Net Neutrality is a New Deal issue

by Astra Taylor on January 9, 2018

First, a sincere thanks to the Crooked Timber gang, especially Henry, for inviting me to join the party. While I’ve been a long time lurker, I’ve never left a comment on this site—but then again, I don’t think I’ve ever left a comment anywhere online outside of Facebook or Twitter. Which is a sure sign that I’ve never blogged before. But what better time to start then at a moment it seems quaint, even antiquated? From what I can tell with a quick Google search, blogging has been dead since 2014. So writing this isn’t exactly like being one of those guys who sit in Washington Square Park writing poetry on their typewriters, but close enough.

I’ll also admit that I did briefly entertain the idea of blogging a few years back, and my basic concept was that I would write about things only after they had totally exited the news cycle, reflecting on whatever was in the headlines 30 days, or maybe even 365 days, prior.

So in honor of that not very good (and thus left to languish) idea for a blog and the fact I’m writing my first post approximately two decades after the word “weblog” was invented, I thought I’d share some recent thoughts about the Internet, specifically net neutrality, and the major blow dealt by FCC chairman Ajit Pai just before the new year.

Last month I was on a panel called “The Internet We Want” organized by the editors of Logic Magazine (a new technology magazine I highly recommend), co-sponsored by the New York City chapter of the Democratic Socialists of America’s technology working group, and featuring a bunch of great folks (Cathy O’Neil, author of Weapons of Math Destruction; Moira Weigel, who wrote an excellent Guardian longread on newly politicized tech workers; Trebor Scholz, a leading proponent of platform cooperativism; and Evan Malmgren, who has investigated the potential of municipal broadband).

One of the big questions guiding the panel, coming from both moderator Ben Tarnoff and the audience, was how activists, educators, and journalists can connect concerns about neutrality to a wider range of social issues and a more expansive, democratic socialist political vision. Though Pai may want us to believe otherwise, net neutrality is not just about being able to post cute animal photos and dance around with purveyors of Pizzagate conspiracy theories (even if that’s what he personally wants to do on the open web). In reality, it’s tied to fundamental problems of distribution—of wealth, influence, opportunity, and freedom of expression.

As FCC commissioner Jessica Rosenworcel said in her dissent, “the future of the internet is the future of everything. That is because there is nothing in our commercial, social, and civic lives that has been untouched by its influence or unmoved by its power.”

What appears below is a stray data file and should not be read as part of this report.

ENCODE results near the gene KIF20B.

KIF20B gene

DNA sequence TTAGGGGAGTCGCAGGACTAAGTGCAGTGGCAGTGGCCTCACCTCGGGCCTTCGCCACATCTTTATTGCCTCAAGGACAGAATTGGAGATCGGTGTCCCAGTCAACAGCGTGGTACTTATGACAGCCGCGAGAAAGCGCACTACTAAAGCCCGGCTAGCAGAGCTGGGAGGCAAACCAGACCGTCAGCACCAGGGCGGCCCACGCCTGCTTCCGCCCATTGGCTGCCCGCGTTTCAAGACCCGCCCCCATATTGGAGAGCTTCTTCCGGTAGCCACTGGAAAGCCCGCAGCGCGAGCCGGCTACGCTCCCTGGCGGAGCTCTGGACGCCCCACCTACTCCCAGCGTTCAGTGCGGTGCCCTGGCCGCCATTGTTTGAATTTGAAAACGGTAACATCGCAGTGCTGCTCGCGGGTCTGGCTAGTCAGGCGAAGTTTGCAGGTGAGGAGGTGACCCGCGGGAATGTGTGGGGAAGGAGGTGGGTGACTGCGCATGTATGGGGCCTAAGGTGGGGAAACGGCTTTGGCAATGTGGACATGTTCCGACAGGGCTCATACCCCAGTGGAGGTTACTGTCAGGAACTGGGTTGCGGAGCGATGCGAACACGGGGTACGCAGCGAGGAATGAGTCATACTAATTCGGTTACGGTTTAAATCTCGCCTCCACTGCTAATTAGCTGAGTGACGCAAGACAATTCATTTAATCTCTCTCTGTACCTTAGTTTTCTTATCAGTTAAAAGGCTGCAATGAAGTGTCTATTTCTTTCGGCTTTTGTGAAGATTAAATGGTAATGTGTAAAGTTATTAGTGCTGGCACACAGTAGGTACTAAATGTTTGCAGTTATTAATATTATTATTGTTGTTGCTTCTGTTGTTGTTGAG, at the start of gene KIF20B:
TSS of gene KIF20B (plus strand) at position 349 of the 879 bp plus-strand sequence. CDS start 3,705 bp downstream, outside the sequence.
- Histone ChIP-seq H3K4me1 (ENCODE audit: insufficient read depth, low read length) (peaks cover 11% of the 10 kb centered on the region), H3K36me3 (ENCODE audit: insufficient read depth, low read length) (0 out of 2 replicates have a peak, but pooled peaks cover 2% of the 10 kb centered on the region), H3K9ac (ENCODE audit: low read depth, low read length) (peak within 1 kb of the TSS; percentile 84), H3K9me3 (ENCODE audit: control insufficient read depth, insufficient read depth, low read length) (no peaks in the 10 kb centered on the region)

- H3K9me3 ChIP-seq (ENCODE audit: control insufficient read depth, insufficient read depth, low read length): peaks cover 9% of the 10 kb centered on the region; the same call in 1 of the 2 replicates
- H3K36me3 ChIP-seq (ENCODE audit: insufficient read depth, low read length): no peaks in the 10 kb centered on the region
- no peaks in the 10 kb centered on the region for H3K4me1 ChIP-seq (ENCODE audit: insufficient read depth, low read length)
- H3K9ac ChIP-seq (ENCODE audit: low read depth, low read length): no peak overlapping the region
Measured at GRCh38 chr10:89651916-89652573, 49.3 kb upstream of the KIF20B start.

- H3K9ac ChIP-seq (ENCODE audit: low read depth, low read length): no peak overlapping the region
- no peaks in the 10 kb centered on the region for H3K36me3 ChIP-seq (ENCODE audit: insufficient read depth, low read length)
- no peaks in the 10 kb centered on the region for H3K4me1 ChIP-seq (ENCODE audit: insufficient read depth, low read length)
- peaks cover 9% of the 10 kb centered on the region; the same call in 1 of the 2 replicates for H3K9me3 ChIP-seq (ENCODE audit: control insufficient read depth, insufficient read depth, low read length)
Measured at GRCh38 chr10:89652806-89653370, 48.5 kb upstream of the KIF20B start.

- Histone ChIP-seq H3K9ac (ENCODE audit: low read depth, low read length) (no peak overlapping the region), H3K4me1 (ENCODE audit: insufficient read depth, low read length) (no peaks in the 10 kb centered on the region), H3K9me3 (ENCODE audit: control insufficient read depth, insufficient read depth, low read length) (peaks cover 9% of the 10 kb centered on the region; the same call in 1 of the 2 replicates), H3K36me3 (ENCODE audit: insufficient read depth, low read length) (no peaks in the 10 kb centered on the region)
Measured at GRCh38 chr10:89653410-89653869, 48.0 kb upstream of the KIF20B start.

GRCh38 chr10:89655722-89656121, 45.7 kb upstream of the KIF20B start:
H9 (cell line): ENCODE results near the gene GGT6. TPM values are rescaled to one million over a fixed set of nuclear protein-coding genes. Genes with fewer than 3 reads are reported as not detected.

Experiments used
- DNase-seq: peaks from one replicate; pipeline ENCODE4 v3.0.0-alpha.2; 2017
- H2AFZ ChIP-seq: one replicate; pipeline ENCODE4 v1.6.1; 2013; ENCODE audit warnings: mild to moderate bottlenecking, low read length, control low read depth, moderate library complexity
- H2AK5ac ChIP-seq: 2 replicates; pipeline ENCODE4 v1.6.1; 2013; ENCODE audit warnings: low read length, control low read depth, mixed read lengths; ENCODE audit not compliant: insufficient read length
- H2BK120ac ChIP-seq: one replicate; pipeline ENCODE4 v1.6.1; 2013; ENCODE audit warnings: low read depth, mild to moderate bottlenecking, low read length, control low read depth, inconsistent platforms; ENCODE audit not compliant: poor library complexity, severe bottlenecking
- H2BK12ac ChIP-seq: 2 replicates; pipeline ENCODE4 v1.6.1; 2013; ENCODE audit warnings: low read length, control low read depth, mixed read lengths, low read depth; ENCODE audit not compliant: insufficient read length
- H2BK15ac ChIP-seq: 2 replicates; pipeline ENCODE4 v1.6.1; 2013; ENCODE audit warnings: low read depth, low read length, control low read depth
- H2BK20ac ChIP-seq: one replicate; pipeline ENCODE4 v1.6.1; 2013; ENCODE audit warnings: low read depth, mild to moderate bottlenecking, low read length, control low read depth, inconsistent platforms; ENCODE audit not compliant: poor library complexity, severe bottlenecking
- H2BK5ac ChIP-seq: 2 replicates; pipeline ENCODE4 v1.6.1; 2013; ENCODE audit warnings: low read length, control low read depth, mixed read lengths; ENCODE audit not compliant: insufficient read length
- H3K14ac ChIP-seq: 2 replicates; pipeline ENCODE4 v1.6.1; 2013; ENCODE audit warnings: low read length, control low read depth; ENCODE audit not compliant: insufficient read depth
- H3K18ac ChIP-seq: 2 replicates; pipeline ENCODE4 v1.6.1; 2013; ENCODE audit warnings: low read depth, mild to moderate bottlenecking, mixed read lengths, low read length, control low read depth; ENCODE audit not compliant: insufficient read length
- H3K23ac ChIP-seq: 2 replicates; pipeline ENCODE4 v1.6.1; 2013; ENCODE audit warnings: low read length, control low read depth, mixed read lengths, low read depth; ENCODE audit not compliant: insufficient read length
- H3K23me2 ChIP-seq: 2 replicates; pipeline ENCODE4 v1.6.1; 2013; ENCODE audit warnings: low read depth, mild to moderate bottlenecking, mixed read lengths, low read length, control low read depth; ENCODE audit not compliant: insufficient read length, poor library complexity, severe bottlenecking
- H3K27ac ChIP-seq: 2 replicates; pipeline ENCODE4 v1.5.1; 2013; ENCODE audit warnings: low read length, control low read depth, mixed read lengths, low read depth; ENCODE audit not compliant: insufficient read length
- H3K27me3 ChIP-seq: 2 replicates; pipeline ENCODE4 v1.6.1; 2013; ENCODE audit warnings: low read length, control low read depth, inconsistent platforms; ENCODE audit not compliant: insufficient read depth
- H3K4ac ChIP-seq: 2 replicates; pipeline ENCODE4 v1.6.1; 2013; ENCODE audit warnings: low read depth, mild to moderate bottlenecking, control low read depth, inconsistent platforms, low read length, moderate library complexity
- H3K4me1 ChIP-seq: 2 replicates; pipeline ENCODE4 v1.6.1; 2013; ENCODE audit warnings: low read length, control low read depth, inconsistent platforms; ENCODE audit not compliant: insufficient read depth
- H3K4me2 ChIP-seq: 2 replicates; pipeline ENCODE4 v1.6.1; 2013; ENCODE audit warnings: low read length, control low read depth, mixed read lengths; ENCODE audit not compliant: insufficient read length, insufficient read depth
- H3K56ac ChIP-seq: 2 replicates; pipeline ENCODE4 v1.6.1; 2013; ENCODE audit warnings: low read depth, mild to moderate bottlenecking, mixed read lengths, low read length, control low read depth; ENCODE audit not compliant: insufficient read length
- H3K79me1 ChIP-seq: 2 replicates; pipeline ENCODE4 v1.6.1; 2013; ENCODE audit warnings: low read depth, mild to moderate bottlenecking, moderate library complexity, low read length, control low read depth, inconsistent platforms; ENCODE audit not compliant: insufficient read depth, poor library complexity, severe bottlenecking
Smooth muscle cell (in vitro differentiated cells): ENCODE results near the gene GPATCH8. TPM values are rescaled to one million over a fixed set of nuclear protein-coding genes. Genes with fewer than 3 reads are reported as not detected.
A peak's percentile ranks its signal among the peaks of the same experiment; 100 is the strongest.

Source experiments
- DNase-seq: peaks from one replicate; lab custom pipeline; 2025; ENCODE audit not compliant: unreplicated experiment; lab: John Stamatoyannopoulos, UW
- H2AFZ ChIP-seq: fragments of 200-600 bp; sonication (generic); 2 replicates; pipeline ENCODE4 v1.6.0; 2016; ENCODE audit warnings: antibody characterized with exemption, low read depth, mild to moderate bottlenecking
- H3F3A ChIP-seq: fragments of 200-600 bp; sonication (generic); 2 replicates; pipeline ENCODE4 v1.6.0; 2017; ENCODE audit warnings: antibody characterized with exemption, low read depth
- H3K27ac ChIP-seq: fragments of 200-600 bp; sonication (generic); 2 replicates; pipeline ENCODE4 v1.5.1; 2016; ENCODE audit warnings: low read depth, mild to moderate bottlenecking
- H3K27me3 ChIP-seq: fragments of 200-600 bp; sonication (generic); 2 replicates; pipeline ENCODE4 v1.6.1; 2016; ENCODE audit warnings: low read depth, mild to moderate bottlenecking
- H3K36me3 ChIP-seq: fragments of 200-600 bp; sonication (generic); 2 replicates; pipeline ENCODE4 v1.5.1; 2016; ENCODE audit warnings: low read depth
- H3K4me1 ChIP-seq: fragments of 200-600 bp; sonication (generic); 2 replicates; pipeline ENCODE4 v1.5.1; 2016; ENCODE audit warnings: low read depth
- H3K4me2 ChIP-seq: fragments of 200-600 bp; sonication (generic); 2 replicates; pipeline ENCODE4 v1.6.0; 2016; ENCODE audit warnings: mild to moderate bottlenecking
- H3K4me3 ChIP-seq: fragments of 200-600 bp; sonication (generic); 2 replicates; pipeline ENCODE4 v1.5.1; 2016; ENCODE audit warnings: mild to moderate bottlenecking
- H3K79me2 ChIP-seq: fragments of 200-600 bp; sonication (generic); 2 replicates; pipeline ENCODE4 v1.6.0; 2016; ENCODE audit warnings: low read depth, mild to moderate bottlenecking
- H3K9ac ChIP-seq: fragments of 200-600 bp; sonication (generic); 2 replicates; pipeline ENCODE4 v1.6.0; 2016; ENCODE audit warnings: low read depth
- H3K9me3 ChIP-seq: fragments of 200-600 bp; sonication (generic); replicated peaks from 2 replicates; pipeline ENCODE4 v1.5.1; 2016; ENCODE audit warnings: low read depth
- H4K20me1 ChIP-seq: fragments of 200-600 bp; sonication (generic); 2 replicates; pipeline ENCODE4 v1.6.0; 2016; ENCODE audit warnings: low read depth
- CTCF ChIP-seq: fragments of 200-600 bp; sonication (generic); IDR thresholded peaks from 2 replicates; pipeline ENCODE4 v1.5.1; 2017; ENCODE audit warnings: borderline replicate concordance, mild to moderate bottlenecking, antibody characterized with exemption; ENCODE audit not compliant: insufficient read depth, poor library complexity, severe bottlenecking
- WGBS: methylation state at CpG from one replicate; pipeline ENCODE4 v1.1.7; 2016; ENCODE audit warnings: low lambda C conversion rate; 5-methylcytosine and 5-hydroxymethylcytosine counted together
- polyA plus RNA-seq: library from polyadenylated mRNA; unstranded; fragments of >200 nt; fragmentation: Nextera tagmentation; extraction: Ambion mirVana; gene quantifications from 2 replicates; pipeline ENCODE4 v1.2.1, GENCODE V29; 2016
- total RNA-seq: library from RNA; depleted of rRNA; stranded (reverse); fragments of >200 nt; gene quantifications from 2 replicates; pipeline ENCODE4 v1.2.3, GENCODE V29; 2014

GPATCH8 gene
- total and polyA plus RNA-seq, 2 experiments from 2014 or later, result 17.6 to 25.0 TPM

To be honest, since my book came out, I haven’t been that interested in continuing to write about the Internet. That’s because what drew me to the topic was never an overwhelming interest in technology for technology’s sake, but the way developments hook into larger questions of power, politics, and inequality. Since the panel, however, I’ve been thinking again about the problem of how to integrate tech issues into a wider political analysis and agenda—mainly because it seems a growing number of people are also interested in doing so.

In my opinion the time has come to 1) lift up the idea of an Internet public option (see municipal broadband above, which is one possible example of what this might look like) and 2) recognize the ways in which countless fields we don’t think of as “technological” are being transformed and start addressing these changes strategically (for example, as someone engaged in economic justice issues and debtor organizing, it’s essential that my colleagues and I pay attention to things like the rise of digital redlining, new forms of online consumer scoring, lead generation, algorithmic trading, etcetera so we understand how the ground is shifting under our feet).

Given all this, I feel like talking about net neutrality in isolation makes little sense. Instead, I’m inclined to see the recent Title II roll back as part of a broader attack on an array of longstanding, hard-won, and admittedly imperfect progressive institutions and regulations. Privacy, equal opportunity, consumer, anti-trust, and labor protections are all being eroded or circumvented through a combination of corporate might, well-funded lobbying, and big data. This is hardly a novel observation, but I was struck this weekend when I spoke to a young friend who had spent the afternoon making deliveries through the app Postmates, trudging through frozen New York City streets to deliver a single Starbucks beverage or a random order of fries. Despite the Polar Vortex conditions, when all was said and done his algorithmically determined pay was substantially less than minimum wage.

Seen in this light, the blow against net neutrality is less about the Internet per se than it is an attack on the legacy of the New Deal, one ironically administered by the FCC against itself. (Given the fact that the principle of common carriage or “public callings” at the heart of net neutrality can be traced back to the Middle Ages, maybe there’s some credence that claim that technology is ushering in a state of futuristic feudalism.)

Pai might be a particularly offensive FCC chairman working under a particularly loathsome president, but we have to remember that all was not well before the last election, even if things have taken a remarkable turn for the worse. Long before Trump, private entities and their celebrity CEOs were devising savvy ways to bypass inconvenient rules with only minimum pushback from overextended regulators, all while cozying up to Democratic lawmakers. Remember when FTC staffers tried to get the agency to sue Google for anticompetitive practices a few years back? Obama’s chief, Jon Leibowitz, declined to follow their lead. (Leibowitz recently resurfaced to write an op-ed in the Wall Street Journal saying the net neutrality repeal was no big deal. Unsurprisingly, it turns out he has also worked for Comcast.)